After forty years in photography and over half of
that doing business under the name of Photowest, we've finally
decided to come to the web. Over the years the techniques of
photography have changed very little since Adams and Weston. With
the advent of digital photography we have eliminated the chemical spills
and smells but we must still follow the rules laid down by the masters.
"Encouraging excellence in digital photography,"
is our motto. What we propose to do here is form an online photo
club. When this site is completed our members will be able to upload
shots in various categories. Those shots will be exhibited in a "public"
online gallery. If there is interest among the members, we will start
a forum here (not on some other forum site) and maybe even a chat center.
There may also be an advantage in forming an actual "photo club."
We are very pleased to present the work of Anthony
Monterotti <www.amonterotti.com>, our first submission. Most
of these pictures were taken with very high grade professional digital equipment.
In addition all of the pictures were taken in public places under uncontrolled
conditions. Any of you that have visited Hollywood will recognize some
of the shots and understand the difficulty of working in this environment.
Click on the image on the left to start your visit to this 12 picture
gallery. Each shot is between 50KB and 150KB.
WHAT ABOUT YOUR SHOTS?
We would love to display your work. Simply attach
your picture to an e-mail addressed to us. As a courtesy to others
on slower connections, please try to keep the JPEG's under 100 KB.
In the e-mail tell us a little about yourself and the circumstances
surrounding the capturing of the image.
Great digital photography comes our way from many
sources. Each of the shots below represent different aspects of the
This first shot came to us via our e-mail friends
who received it through several forwards. We are leaving it up because
it is a very good example of combining the elements essential to great
photography. It was taken in Bitterroot National Forest in Montana on
August 6, 2000 by John McColgan, a fire behavior analyst from Fairbanks,
Alaska, in the course his work. Click on the picture to see it full size
We would always prefer to show your pictures rather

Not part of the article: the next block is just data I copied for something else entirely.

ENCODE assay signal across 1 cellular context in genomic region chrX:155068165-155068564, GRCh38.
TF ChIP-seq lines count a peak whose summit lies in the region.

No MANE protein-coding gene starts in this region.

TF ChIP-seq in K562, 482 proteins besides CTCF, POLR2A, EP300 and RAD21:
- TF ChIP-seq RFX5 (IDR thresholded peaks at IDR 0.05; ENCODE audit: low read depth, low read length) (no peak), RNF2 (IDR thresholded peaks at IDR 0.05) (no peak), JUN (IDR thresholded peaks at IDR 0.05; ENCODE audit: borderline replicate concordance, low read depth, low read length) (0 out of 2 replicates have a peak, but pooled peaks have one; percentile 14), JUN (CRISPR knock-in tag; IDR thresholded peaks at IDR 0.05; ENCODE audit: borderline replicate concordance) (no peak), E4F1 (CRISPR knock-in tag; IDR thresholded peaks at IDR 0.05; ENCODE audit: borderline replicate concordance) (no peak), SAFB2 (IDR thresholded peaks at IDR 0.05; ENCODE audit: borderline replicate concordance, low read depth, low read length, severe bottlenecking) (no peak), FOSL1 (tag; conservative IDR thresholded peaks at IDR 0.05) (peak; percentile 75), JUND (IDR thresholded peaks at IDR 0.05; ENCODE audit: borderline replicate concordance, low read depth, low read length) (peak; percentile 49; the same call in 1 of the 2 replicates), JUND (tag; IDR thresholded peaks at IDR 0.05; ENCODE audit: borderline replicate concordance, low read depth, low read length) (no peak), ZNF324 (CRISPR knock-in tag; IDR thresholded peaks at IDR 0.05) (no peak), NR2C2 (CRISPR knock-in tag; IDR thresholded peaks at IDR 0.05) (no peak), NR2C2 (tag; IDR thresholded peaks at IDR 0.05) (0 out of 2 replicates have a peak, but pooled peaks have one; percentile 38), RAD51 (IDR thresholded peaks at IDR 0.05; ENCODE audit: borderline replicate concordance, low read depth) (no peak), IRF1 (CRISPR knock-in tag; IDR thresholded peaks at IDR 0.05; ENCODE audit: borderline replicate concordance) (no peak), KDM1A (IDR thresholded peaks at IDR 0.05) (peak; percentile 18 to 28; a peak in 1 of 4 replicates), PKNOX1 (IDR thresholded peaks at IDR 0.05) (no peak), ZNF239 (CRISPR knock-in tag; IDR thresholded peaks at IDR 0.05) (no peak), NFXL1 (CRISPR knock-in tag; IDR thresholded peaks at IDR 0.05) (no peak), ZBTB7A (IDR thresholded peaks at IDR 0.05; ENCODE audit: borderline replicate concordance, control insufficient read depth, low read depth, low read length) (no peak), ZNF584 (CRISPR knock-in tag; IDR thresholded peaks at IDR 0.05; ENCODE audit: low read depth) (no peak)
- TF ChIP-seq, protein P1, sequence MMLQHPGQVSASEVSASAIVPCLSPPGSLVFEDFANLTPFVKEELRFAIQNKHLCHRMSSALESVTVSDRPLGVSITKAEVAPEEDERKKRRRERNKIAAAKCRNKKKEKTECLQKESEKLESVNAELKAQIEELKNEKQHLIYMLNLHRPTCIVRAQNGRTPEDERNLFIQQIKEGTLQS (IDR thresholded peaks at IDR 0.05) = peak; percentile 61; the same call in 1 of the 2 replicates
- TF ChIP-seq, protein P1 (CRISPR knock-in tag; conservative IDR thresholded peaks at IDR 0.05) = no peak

than ours. In this case the cat's pose was irresistible and the
light was just right. The window screen kept the cat from seeing
us which allowed us to move around without distracting the cat. The
camera was an old floppy disk digital with only 80, 000 pixels and
no manual controls. Another hindrance was that the camera took precious
time to record the image while the cat thought of other things to do.
Notice that if you enlarge the picture it doesn't break up, which it should
with only 80,000 pixels. Click on the picture to see it full size (51KB).
There are some very expensive digital cameras for sale. We prefer to
work with good quality pocket sized camers. We took this shot with a 5
megapixel Minolta. Proving once again that where your two feet are planted
makes all the difference. Click on the picture to see it full size (45KB).
One of the problems plaguing all photographers is the theft
of images, especially now that we've entered the digital age. Our
lawyers (in various countries) stand ready to get you a proper payment
for those shots. Don't sit there and groan thinking your one shot
won't be worth the trouble or expense of hiring a lawyer. Even though
you have only one shot on that CD or web site you can bet the other shots
are stolen as well. On that basis we will build a case. If we all do nothing
the thieves will only become richer from our creativity.
For any information, questions, comments, tips, or to send your best digital
shots, please write to <photo_editor (at) photowest (dot) net>
which is our current email address. This address will change in the
future depending on the volume of spam received. Always use the current
address posted here to reach us.
Copyright © 2012, Photowest, Beverly Hills, all rights reserved.